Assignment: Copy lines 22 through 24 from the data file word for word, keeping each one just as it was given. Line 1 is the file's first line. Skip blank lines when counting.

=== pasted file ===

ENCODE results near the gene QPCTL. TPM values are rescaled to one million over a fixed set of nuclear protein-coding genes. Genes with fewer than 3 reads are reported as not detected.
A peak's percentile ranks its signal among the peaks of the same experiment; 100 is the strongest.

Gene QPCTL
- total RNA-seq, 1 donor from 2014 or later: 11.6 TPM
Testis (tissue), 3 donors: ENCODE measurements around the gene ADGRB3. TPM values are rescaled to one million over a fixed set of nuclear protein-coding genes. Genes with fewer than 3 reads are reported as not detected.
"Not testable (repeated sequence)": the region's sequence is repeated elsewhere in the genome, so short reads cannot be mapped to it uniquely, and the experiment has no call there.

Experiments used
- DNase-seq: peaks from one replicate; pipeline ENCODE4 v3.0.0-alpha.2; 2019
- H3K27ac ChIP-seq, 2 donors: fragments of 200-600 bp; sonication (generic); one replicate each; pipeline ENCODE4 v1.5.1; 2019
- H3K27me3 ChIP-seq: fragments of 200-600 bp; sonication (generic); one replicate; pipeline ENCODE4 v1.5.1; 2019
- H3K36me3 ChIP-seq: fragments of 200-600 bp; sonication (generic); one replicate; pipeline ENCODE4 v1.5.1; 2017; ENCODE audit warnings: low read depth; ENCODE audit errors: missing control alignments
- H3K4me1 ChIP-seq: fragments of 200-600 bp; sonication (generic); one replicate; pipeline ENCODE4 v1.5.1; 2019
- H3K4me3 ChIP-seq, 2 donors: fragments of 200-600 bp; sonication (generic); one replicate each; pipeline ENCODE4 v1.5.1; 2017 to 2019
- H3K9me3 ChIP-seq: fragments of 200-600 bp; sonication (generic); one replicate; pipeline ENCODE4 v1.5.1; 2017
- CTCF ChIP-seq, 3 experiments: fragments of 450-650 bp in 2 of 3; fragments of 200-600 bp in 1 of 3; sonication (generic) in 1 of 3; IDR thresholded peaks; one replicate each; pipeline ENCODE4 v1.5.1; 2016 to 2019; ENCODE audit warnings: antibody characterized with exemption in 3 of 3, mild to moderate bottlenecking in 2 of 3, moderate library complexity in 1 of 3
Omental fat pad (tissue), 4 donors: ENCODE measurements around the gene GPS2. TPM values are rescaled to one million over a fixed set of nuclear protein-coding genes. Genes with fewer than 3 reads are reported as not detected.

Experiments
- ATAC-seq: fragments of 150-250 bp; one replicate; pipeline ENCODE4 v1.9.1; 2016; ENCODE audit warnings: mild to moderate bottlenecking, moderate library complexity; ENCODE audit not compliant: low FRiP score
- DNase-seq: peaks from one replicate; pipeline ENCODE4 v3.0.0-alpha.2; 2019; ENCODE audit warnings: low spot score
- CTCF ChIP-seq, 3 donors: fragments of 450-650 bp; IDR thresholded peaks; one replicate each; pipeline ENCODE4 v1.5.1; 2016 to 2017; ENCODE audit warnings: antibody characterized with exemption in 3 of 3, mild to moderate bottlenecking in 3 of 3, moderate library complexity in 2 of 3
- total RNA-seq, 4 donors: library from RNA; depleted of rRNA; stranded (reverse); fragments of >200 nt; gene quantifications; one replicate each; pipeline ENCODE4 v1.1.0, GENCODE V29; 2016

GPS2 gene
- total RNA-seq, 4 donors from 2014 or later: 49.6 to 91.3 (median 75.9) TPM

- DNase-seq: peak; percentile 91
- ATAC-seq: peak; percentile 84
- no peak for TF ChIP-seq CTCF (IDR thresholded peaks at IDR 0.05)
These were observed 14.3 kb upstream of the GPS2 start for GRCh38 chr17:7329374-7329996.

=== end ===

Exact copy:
GPS2 gene
- total RNA-seq, 4 donors from 2014 or later: 49.6 to 91.3 (median 75.9) TPM

- DNase-seq: peak; percentile 91